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Firefox won't crash if you raise the memory limit in /etc/login.conf. OpenBSD kills processes using more than 512MB by default.



Not quite what happens. OpenBSD doesn’t kill processes that use too much memory—it just causes any more memory allocation to fail. A well‐written program would detect that out‐of‐memory condition and try to handle it (maybe pause, or print a message to the user, or exit cleanly), but Firefox is not well‐written, and just crashes…

On the other hand, on Linux allocations succeed even when there isn’t enough memory on the system, and the OOM killer will kill a process once it starts using too much memory. Unlike the OpenBSD way, there’s no way for a process to detect that it’s using too much memory and handle it gracefully—you have to trust that the OOM killer is intelligent enough to never kill the wrong program…


Aborting on OOM is actually a deliberate decision by Firefox, to avoid the complication of dealing with failure cases (and NULLs getting everywhere) in every single memory allocation:

https://developer.mozilla.org/en-US/docs/Infallible_memory_a...


Thanks for clarifying.

I suppose it's more accurate to say that while OpenBSD doesn't kill processes outright, it maintains an environment where poor quality software will more likely crash than do harm.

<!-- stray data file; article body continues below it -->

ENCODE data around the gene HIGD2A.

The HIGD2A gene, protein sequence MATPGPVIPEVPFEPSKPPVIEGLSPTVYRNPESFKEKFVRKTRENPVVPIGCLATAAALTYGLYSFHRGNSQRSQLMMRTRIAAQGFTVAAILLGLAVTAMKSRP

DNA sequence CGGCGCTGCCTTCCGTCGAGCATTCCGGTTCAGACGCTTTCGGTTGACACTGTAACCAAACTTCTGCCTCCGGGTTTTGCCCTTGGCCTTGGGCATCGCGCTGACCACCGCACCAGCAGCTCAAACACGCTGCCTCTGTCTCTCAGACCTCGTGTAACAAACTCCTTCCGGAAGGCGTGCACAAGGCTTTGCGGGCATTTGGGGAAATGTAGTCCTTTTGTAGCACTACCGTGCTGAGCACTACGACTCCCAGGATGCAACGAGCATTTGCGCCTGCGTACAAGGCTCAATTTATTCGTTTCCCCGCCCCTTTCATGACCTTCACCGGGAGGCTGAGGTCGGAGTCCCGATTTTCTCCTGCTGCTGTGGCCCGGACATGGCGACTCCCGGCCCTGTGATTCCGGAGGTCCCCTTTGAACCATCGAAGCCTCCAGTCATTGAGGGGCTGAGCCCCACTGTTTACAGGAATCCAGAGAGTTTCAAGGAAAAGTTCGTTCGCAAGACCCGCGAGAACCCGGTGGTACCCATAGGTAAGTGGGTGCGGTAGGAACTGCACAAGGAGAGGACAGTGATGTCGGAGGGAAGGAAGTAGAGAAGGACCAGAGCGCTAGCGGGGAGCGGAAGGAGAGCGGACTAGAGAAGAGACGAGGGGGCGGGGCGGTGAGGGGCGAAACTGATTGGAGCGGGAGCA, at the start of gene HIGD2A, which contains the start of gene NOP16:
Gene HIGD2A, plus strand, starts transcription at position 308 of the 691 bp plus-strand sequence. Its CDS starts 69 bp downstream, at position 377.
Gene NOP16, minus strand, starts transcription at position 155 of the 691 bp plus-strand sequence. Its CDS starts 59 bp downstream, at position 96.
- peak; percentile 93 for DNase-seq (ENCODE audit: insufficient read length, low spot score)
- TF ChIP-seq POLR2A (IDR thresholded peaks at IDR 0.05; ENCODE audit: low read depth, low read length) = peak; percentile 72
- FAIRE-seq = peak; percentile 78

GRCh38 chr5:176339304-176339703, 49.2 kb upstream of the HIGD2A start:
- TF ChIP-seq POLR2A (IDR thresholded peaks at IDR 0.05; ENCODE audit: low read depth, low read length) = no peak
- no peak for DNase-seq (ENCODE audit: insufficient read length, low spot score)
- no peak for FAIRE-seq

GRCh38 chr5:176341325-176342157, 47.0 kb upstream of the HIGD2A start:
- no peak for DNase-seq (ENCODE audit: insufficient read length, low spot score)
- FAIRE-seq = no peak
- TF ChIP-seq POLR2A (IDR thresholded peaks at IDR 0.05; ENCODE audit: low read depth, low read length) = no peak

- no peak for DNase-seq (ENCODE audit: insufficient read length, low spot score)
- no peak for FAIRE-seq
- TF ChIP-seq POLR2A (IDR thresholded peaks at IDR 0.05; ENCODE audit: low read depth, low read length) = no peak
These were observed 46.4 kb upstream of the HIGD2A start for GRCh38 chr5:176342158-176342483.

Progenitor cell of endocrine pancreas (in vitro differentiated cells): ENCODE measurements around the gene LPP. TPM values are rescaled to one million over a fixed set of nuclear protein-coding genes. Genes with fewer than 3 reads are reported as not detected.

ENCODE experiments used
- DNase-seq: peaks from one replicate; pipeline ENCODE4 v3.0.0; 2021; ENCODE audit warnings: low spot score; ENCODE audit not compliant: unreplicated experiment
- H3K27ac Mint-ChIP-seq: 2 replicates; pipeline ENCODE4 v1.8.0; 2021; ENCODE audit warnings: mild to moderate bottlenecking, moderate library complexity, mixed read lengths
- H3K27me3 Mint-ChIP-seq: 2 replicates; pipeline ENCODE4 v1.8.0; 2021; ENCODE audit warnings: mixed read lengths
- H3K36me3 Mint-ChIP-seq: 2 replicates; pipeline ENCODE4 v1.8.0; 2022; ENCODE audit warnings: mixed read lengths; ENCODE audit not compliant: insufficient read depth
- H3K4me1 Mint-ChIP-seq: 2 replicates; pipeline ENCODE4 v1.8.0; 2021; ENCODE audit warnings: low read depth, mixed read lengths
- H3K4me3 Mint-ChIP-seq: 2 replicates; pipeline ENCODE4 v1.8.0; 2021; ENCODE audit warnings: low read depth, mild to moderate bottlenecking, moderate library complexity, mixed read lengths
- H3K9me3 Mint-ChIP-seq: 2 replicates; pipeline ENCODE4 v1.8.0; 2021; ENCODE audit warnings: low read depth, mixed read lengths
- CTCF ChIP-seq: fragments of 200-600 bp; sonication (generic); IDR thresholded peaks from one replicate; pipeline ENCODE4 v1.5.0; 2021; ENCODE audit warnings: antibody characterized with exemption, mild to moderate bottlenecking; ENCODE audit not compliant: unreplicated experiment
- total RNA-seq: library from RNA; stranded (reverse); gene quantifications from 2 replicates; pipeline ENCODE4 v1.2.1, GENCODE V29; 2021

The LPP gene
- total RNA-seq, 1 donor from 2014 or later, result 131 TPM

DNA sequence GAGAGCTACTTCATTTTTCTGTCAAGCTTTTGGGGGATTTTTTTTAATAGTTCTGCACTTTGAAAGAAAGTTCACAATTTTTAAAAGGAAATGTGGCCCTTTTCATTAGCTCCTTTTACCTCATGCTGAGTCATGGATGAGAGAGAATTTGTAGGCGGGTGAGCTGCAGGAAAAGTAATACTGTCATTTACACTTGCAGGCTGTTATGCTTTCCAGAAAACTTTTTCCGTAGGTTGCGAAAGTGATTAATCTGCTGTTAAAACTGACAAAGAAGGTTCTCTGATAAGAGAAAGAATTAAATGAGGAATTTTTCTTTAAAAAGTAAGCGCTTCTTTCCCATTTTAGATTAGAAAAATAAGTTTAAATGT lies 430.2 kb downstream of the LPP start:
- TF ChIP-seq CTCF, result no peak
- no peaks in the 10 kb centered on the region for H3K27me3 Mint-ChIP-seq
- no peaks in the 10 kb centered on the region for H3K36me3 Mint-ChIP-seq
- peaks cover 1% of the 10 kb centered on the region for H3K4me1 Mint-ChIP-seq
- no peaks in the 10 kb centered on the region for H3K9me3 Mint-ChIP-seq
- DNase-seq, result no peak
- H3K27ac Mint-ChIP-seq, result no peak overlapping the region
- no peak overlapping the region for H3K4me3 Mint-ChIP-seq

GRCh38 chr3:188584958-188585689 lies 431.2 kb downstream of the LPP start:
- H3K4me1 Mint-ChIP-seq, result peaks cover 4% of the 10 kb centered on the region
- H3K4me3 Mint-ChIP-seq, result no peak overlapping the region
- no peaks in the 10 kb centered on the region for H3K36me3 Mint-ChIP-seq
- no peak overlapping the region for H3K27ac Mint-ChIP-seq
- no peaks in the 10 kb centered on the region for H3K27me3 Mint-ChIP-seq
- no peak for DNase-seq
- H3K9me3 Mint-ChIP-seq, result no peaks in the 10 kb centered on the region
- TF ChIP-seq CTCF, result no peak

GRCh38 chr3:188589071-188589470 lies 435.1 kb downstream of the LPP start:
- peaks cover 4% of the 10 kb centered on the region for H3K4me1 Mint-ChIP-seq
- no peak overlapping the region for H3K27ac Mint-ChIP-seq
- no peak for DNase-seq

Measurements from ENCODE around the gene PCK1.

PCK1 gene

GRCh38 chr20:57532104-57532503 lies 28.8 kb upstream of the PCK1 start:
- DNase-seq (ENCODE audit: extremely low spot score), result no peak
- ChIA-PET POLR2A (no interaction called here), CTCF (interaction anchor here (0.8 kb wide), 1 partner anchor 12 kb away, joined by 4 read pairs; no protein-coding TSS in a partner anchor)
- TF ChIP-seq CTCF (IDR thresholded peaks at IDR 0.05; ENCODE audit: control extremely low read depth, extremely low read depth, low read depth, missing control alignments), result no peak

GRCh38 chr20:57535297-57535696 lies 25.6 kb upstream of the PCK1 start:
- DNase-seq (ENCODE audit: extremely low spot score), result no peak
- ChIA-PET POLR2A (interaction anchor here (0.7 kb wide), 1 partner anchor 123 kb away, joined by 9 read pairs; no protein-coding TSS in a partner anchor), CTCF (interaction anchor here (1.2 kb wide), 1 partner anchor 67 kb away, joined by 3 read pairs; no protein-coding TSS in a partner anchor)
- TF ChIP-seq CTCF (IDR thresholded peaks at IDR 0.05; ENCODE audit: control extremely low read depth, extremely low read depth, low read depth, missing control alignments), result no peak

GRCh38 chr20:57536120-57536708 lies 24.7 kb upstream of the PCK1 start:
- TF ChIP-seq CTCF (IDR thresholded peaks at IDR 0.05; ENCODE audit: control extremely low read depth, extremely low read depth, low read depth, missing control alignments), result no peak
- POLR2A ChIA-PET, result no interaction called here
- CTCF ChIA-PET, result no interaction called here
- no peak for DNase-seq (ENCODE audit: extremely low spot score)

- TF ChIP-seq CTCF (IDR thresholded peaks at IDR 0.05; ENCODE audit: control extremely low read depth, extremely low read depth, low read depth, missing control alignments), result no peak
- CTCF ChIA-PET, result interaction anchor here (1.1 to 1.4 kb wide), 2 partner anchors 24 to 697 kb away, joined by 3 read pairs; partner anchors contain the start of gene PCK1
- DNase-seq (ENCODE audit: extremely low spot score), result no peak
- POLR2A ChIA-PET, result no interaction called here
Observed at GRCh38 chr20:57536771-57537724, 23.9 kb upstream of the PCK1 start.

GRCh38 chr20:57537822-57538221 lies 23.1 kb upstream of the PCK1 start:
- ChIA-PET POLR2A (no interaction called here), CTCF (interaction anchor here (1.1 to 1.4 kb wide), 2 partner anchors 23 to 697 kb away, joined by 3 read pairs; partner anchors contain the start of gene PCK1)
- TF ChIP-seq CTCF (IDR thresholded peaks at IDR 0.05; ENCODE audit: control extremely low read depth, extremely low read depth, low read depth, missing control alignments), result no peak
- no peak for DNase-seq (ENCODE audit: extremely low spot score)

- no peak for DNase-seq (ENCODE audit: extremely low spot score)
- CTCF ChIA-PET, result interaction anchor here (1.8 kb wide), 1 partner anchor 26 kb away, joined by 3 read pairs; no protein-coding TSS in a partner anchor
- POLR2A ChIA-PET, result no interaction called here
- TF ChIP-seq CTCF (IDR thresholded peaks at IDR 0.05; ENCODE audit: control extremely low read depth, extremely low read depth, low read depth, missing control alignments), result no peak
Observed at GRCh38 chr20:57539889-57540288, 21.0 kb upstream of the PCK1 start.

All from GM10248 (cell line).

The source of login(1) for anyone interested <http://cvsweb.openbsd.org/cgi-bin/cvsweb/src/usr.bin/login/>.


Wow, I'll remember this the next time someone tells me memory allocations can't fail.

Seems like a great design overall, but I'm not sure how I feel about the fixed 512MB limit. That's too high in almost all cases, and too low for a few exceptions (e.g. browsers). Not that I have any suggestions for how to do it better, while still being reliable/predictable.


The limit is configurable, and is also set per login class. System daemons run with lower limits. If you create a user while installing, it’s added to the “staff” user class, which has higher limits than users added later—this works pretty well for the common use‐cases of “single user desktop” and “server meant to be accessed by multiple unprivileged users”. Of course, you can always configure these limits in login.conf if your situation doesn’t match up well.




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